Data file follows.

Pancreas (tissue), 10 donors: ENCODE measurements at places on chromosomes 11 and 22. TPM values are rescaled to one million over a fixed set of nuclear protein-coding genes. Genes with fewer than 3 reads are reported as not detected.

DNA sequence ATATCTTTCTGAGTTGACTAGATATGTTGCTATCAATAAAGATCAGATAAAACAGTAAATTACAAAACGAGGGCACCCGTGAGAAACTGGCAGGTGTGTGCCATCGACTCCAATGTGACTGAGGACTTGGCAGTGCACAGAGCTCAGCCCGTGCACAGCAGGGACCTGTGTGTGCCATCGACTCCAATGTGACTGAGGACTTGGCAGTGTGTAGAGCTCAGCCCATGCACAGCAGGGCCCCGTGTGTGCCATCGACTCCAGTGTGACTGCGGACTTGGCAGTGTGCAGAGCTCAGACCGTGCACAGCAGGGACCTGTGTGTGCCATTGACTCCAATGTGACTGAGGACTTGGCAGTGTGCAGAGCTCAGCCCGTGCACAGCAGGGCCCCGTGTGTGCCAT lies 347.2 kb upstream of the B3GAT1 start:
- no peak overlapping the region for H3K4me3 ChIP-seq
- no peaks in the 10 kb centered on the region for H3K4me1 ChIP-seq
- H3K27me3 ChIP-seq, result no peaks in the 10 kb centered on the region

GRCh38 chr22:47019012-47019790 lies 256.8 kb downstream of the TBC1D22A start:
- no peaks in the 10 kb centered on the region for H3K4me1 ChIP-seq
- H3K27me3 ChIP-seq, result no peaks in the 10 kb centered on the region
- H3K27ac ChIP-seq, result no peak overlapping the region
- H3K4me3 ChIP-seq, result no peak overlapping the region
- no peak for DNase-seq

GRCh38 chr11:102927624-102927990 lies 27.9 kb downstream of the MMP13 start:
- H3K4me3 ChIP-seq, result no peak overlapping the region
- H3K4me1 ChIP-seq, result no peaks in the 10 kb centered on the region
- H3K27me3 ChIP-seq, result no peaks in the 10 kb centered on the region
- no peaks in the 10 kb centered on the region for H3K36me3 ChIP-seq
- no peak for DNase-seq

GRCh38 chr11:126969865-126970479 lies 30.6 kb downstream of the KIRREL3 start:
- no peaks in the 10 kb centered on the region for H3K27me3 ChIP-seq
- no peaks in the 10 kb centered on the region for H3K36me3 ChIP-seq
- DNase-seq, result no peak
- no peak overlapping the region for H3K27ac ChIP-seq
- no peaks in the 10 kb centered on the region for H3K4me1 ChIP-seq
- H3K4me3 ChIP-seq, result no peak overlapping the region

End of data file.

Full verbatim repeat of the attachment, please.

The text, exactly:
Pancreas (tissue), 10 donors: ENCODE measurements at places on chromosomes 11 and 22. TPM values are rescaled to one million over a fixed set of nuclear protein-coding genes. Genes with fewer than 3 reads are reported as not detected.

DNA sequence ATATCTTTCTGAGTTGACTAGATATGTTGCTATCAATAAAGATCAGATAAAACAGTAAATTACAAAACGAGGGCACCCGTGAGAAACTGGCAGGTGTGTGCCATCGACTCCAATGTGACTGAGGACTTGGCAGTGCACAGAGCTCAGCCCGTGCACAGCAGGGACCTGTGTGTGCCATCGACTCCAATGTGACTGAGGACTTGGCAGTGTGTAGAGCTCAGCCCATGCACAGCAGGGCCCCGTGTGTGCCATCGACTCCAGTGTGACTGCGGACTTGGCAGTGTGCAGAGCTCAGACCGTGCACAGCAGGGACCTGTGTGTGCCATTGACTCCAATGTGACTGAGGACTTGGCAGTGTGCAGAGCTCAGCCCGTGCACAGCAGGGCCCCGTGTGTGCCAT lies 347.2 kb upstream of the B3GAT1 start:
- no peak overlapping the region for H3K4me3 ChIP-seq
- no peaks in the 10 kb centered on the region for H3K4me1 ChIP-seq
- H3K27me3 ChIP-seq, result no peaks in the 10 kb centered on the region

GRCh38 chr22:47019012-47019790 lies 256.8 kb downstream of the TBC1D22A start:
- no peaks in the 10 kb centered on the region for H3K4me1 ChIP-seq
- H3K27me3 ChIP-seq, result no peaks in the 10 kb centered on the region
- H3K27ac ChIP-seq, result no peak overlapping the region
- H3K4me3 ChIP-seq, result no peak overlapping the region
- no peak for DNase-seq

GRCh38 chr11:102927624-102927990 lies 27.9 kb downstream of the MMP13 start:
- H3K4me3 ChIP-seq, result no peak overlapping the region
- H3K4me1 ChIP-seq, result no peaks in the 10 kb centered on the region
- H3K27me3 ChIP-seq, result no peaks in the 10 kb centered on the region
- no peaks in the 10 kb centered on the region for H3K36me3 ChIP-seq
- no peak for DNase-seq

GRCh38 chr11:126969865-126970479 lies 30.6 kb downstream of the KIRREL3 start:
- no peaks in the 10 kb centered on the region for H3K27me3 ChIP-seq
- no peaks in the 10 kb centered on the region for H3K36me3 ChIP-seq
- DNase-seq, result no peak
- no peak overlapping the region for H3K27ac ChIP-seq
- no peaks in the 10 kb centered on the region for H3K4me1 ChIP-seq
- H3K4me3 ChIP-seq, result no peak overlapping the region